It’s worth mentioning that radio techs had better Christmas parties than anyone else, at least at Jarvis street, and that’s probably all I ought to say about that.

The job barely exists now, at least the way I remember it. There are only a handful of radio techs left. Most of the techs I worked with are gone now. Of the ones still around, many have moved onto different positions.

I like to think that a bond remains between those of us who worked as radio techs—an invisible thread of 1/4 inch Ampex tape, maybe. We’re not quite the same as everyone else. Our hearing is notched at 1K, but we still listen better than most. And if you ever need someone to plug in a few cables and adjust some settings here and there, you could do worse than a radio tech.

4 Comments

  1. Hi Joe. Your memories are similar to mine on the West Coast. Although, the time spent walking around the building with designer picket signs were more moisture related than cold. I can’t remember ever using a Sennheiser U87 but the Neumann version sufficed, especially in Drama Studio 3. I remember fondly the many microphones we went through with Jurgen Gothe (Disc Drive) ranging from the Sennheiser 202 (drop it and it sounds like a telephone) through it’s brothers the 441, 421, and finally an RE20. The excitement on the technical floor as Bob Kerr (Off The Record), Vicki Gabereau, Bob Smith (Hot Air), and many others brought their’ live programs to the airwaves. Now, sadly gone. I remember we even had our own baseball league, 4 teams. The techies, the design department, the support staff ( mailroom – duplicating – building maint. ), and finally the office staff. From 1981 on the teams slowly disappeared as the departments did. Even the Dragon Boat team had to amalgamate with another outside organizations overflow to continue paddling in competition. From a radio technical staff of around 42 including the maint. dept., we were down to 4 or 5 when I retired in August 2009. DALET ushered in a blanket excuse to kill the Radio Techies to save money and promote the concept of everyone is totally interchangeable and must be able to do everything. The junior Techie who figured out how to get a two channel DALET system to double as a 16 track recording medium was one of the first to be shown the door to outside the CBC adventures. Laid off in the first wave of Radio Technical downsizing (right sizing in management talk). I have a great respect for those of you that have managed to successfully transition and keep the Corps. floating. Though I must admit that without Radio Drama I find less and less to excite me over the CBC airwaves.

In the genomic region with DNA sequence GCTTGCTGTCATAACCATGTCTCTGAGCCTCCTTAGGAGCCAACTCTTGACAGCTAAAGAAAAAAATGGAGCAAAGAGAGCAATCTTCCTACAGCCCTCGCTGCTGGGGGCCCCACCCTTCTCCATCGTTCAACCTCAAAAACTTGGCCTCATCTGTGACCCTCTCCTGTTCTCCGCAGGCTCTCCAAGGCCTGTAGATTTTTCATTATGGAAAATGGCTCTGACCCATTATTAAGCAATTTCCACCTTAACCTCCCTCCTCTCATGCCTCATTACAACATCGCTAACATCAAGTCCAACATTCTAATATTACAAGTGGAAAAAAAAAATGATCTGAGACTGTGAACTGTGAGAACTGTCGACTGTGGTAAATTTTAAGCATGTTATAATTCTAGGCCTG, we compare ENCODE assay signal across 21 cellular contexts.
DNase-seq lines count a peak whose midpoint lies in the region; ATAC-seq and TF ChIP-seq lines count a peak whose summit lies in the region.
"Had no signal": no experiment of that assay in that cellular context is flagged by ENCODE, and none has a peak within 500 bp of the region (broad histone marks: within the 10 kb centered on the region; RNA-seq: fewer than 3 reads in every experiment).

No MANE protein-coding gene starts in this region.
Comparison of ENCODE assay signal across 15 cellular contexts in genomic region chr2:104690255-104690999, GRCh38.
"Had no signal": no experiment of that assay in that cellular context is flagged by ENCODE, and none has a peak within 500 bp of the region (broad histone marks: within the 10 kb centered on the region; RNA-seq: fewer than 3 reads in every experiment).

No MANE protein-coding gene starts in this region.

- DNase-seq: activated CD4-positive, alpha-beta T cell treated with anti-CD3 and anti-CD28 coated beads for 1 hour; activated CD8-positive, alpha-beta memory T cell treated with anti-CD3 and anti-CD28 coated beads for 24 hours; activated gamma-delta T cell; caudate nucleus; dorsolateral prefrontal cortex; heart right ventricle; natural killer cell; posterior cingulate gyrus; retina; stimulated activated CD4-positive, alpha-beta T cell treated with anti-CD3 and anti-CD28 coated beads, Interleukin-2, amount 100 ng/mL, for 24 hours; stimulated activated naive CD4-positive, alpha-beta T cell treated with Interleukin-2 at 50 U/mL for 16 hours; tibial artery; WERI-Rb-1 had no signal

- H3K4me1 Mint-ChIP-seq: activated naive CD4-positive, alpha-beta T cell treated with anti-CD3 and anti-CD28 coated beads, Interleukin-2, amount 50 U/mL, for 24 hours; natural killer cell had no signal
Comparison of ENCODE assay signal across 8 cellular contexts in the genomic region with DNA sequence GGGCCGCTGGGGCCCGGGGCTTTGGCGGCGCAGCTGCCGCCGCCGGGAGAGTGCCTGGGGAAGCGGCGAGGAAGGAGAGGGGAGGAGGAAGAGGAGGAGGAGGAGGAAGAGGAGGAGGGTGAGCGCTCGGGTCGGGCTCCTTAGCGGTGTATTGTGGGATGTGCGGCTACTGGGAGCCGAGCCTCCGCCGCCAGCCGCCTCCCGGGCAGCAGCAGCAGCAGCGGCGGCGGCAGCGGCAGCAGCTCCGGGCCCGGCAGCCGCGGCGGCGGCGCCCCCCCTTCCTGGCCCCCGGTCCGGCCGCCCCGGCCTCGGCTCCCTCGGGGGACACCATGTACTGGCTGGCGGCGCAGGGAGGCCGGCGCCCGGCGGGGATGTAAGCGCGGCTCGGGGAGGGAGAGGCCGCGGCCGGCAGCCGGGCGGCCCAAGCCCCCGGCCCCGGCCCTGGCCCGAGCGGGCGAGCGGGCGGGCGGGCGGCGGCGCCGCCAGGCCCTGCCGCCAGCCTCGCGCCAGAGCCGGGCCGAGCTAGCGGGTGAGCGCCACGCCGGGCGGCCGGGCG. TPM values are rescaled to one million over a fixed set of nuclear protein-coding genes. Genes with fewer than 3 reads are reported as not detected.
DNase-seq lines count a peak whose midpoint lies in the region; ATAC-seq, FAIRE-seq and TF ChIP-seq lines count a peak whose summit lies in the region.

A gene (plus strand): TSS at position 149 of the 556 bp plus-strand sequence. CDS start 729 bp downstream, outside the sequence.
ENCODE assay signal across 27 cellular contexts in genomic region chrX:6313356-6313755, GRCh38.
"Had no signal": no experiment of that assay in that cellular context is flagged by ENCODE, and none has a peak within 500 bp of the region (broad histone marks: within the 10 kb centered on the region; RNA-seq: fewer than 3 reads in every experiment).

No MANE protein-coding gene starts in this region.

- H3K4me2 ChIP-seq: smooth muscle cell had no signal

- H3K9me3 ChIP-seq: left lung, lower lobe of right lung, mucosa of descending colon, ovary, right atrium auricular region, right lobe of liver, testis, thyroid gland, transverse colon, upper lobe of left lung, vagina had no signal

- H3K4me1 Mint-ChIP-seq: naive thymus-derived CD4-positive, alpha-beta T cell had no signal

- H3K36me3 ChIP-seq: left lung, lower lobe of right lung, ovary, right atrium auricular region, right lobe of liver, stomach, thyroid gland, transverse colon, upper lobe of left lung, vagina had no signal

p.s.=> I agree, the radio technical department had the best Christmas Parties. Sadly the last one was in 2008. Another victim of the budget slashing even though it was employee supported and didn’t cost the CBC anything other than one day without technical repairs in the shop. More a victim of image than of real monetary impact.

  2. ilanderz

    August 1, 2015 at 2:44 pm

    Did I write Sennheiser? I meant Neumann! How embarrassing.

    I have to say it’s not my intention in these posts to cast judgment on all the changes. Change is inevitable, for better or worse, and as a manager I’ve certainly ushered in my fair share of changes, always with positive intent. I’m just trying to capture a unique era in time for posterity.

    Thanks for your thoughts, Chris. Too bad we never got to work on a few dramas together.

    • I think I met you during a Network Radio Drama meeting (a one day session) in 2008. It was the only time I got to see the Toronto Drama Studio (8 times the size of Vancouver Studio 3). I have to admit I had a feeling of jealousy at the size and potential of that space. I imagine that both studios are used for either old equipment storage or parking by now. Such a waste. I always thought that I would train the next generation of Radio Drama and SFX engineers but instead I literally closed the door and left the plant at the end of July 2009. I’ve done some choral recording as well as the sound design for “All That Fall” by Samuel Beckett for which I was nominated for a Jessie Award. It was a novelty as the play had to be staged as a radio play due to estate restriction imposed by the Beckett Estate Trust. Lucky for me the director was an actor I had worked with in my CBC days. I also freelance at a number of non-profits, do rubber-vinyl garage flooring tile installations, small cement and asphalt contracting and anything else that’s legal and helps pay the bills. I have a 13 year old daughter adopted from Szechuan China so have to augment my pension to save for her upcoming University career (hopefully). Best of luck with your endeavours and keep those nostalgic stories coming. “Radio Techies are forever”, even if only in our hearts.

  3. Enjoyed the read, thanks.